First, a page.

…Nuclear Power and Climate Hysteria…
The Washington Examiner recently published an article, Nuclear energy is critical to the goal of reaching zero greenhouse gas emissions.
They also said, it was an iffy bet.
But, it’s not just iffy … it’s virtually an impossible dream.
While I enthusiastically support nuclear power and would like to see more nuclear power plants built in the US, this proposal, which has been made before, needs some simple analysis.
There are 99 nuclear power plants in operation today that generate 19.8% of the electricity we use in the United States.
If nuclear were to replace all the other power plants, except for renewables and hydro, we would need to build 416 new nuclear power plants rated around 1,000 MW by the end of the century.
It should be noted that all existing nuclear power plants will be retired by the end of this century even if all of the 99 were to get extensions to their operating licenses.
While we haven’t been able to build a single nuclear power plant in the last few years, except for the one that had been started earlier and recently finished by the TVA, we would need to build over five every year beginning now.
I predict, with nearly 100% certainty, this won’t happen.
The Washington Examiner then raised the prospect of new smaller, modular reactors that might be built at lower cost. Cost, by the way, is one of the three reasons we haven’t built any new nuclear power plants in recent years. (The public’s unreasonable fear of radiation and environmentalists’ opposition to nuclear power are the other two.)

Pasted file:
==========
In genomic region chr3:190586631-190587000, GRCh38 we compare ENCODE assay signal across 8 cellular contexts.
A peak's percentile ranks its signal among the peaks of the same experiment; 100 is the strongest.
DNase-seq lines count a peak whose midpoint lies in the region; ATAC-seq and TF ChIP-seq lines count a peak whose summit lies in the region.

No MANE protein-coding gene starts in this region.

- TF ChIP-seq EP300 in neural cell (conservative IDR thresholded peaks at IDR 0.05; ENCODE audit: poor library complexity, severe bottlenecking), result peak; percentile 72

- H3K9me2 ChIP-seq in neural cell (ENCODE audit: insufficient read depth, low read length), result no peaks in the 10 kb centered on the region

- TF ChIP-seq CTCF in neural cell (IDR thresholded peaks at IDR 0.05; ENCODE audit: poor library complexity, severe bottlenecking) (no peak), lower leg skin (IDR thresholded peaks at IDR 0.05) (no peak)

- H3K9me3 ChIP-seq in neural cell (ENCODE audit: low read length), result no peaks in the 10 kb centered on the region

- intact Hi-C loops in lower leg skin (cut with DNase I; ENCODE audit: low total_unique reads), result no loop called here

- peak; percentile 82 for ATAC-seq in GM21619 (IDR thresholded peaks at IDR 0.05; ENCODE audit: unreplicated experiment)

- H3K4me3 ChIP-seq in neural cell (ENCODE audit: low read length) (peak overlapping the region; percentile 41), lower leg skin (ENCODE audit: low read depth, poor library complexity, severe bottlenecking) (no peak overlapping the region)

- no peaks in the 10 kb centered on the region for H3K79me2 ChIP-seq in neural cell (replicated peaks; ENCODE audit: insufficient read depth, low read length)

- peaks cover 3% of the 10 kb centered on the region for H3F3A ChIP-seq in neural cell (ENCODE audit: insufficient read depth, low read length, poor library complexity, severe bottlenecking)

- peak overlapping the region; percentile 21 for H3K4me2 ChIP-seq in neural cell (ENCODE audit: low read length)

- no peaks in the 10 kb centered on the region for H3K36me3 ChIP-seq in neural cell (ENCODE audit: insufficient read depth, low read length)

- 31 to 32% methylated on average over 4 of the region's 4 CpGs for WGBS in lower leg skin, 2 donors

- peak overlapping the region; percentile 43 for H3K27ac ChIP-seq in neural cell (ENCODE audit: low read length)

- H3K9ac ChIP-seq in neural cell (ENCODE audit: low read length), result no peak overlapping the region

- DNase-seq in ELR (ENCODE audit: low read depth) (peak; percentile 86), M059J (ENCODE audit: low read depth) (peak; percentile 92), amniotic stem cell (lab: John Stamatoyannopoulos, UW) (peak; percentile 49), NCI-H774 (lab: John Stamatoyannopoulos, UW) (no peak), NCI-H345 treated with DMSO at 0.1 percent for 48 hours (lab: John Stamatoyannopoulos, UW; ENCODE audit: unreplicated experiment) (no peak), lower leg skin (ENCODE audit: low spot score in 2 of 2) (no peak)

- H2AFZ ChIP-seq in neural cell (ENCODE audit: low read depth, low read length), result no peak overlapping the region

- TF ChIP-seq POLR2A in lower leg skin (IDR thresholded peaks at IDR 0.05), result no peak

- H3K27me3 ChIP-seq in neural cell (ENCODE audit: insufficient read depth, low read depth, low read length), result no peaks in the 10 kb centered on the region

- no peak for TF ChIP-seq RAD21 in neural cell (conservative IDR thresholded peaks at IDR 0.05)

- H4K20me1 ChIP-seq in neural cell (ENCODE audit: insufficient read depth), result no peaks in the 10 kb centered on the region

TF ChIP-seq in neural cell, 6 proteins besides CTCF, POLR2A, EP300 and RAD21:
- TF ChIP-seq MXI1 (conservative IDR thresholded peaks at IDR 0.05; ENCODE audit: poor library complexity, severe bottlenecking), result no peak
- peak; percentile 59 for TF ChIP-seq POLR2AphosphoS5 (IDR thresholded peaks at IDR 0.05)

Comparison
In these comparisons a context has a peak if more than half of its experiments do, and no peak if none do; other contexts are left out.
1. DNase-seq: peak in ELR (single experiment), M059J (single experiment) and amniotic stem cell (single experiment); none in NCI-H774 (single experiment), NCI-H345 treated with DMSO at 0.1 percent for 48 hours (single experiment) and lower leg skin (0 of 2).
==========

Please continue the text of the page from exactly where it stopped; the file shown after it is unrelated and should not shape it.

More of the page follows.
NuScale is the company that is most likely to be the first to receive authorization from the NRC (Nuclear Regulatory Commission) to construct a nuclear plant of a new design. In actuality, it is a type of boiling water reactor, similar in many respects to existing reactors, except with automatic shutdown and with the unit buried underground.
The NuScale is a modular reactor rated 60 MW, so we would have to build nearly 7,000 of them to replace all the electricity we use, other than from renewables and hydro.
But this is only part of the story.
What about providing electricity for battery powered-vehicles (BEVs)?
BEVs must replace ICE vehicles if CO2 emissions are to be eliminated, and BEVs will need electricity for charging batteries.
If all the 272,000,000 light vehicles in the US were BEVs using 60 kWh batteries with a range of 400 miles, traveling 12,000 miles per year, we would need an additional hundred or so nuclear power plants of the current design by the end of this century.
The unknown in this equation is the percentage of BEVs that will be charged at night.
Existing load curves show considerable unused capacity during nighttime hours, but no one has any idea how much charging will take place at night.
An unrealistically large number of nuclear power plants would have to be built over the next 80 years, at the rate of five per year, to eliminate today’s use of fossil fuels for generating electricity. This becomes an even greater impossibility if BEVs replace gasoline and diesel-powered vehicles.
While nuclear power plants generate low-cost electricity that is reliable and safe, they are not a solution to any perceived climate threat from CO2.
Nuclear power plants should be built because they generate low-cost electricity that’s reliable and safe.
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